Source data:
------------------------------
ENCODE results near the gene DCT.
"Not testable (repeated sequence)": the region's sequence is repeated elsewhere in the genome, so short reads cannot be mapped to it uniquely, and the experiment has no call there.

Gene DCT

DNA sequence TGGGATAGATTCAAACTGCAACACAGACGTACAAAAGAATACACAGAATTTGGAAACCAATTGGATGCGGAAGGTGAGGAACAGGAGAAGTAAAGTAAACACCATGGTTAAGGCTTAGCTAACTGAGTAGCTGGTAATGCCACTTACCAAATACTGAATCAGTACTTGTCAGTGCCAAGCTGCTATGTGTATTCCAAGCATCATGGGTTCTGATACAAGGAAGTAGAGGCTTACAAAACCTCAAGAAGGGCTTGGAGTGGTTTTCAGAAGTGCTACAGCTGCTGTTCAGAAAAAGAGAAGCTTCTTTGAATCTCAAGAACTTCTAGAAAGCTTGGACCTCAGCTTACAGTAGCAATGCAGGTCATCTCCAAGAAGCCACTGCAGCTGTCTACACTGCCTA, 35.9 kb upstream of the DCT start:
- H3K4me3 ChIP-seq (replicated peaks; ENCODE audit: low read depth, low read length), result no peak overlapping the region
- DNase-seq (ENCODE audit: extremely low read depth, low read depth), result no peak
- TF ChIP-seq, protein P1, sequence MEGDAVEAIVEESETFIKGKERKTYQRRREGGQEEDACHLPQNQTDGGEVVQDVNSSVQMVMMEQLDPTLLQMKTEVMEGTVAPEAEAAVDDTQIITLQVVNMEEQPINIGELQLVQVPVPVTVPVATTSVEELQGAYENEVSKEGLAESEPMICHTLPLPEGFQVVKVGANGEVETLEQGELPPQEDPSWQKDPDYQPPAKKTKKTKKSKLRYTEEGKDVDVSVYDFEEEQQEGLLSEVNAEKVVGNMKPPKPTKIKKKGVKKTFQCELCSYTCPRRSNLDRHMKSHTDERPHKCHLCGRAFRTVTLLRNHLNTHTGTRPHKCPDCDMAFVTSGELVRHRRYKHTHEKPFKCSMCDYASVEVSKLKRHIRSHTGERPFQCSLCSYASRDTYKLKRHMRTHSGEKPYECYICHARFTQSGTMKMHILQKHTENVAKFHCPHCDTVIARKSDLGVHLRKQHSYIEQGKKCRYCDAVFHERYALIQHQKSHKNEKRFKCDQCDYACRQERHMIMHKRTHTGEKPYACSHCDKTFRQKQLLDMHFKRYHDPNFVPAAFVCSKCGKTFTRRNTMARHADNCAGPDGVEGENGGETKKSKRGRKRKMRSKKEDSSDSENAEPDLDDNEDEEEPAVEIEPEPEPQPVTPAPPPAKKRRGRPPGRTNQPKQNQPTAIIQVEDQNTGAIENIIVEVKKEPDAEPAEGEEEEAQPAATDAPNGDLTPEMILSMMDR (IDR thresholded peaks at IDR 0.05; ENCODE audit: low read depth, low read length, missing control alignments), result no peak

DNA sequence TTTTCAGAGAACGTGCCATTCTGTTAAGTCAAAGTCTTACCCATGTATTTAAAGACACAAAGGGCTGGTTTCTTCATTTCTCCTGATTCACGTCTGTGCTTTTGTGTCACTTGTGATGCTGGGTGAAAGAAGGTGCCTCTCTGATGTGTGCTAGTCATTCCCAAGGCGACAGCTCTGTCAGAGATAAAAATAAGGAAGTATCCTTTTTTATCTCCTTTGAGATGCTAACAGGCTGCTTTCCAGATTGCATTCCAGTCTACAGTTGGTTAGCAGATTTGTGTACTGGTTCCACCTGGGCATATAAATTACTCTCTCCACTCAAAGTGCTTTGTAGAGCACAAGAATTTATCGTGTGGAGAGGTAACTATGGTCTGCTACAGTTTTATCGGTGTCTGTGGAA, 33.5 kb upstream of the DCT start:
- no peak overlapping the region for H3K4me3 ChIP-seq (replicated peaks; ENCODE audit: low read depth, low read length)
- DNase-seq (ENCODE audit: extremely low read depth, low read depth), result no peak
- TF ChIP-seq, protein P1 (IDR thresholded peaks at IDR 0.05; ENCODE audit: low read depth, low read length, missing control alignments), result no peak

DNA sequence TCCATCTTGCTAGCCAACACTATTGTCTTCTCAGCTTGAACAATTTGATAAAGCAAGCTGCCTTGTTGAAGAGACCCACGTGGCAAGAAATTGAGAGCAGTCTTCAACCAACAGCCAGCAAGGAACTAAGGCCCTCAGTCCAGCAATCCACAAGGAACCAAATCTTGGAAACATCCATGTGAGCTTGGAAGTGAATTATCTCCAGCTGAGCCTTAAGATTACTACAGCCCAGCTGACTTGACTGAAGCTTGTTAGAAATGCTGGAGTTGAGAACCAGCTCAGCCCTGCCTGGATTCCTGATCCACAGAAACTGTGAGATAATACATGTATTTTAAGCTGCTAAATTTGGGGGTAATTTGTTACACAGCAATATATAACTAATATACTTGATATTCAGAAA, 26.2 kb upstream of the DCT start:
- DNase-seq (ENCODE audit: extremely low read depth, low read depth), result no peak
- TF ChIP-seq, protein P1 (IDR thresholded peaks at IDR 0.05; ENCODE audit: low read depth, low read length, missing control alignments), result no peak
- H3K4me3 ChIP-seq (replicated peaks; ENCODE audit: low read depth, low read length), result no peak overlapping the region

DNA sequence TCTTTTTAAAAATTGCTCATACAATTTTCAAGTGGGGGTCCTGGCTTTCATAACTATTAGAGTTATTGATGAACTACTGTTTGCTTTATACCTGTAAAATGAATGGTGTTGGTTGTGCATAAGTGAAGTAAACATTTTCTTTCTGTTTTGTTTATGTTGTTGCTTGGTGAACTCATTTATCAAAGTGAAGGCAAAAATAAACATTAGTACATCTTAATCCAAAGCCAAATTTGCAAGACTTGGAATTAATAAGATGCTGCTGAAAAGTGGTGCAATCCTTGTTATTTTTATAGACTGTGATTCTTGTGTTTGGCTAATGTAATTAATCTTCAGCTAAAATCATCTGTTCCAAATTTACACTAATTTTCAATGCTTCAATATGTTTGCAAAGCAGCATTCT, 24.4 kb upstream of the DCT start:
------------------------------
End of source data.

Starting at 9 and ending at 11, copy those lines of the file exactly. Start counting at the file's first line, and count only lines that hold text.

- no peak overlapping the region for H3K4me3 ChIP-seq (replicated peaks; ENCODE audit: low read depth, low read length)
- DNase-seq (ENCODE audit: extremely low read depth, low read depth), result no peak
- TF ChIP-seq, protein P1 (IDR thresholded peaks at IDR 0.05; ENCODE audit: low read depth, low read length, missing control alignments), result no peak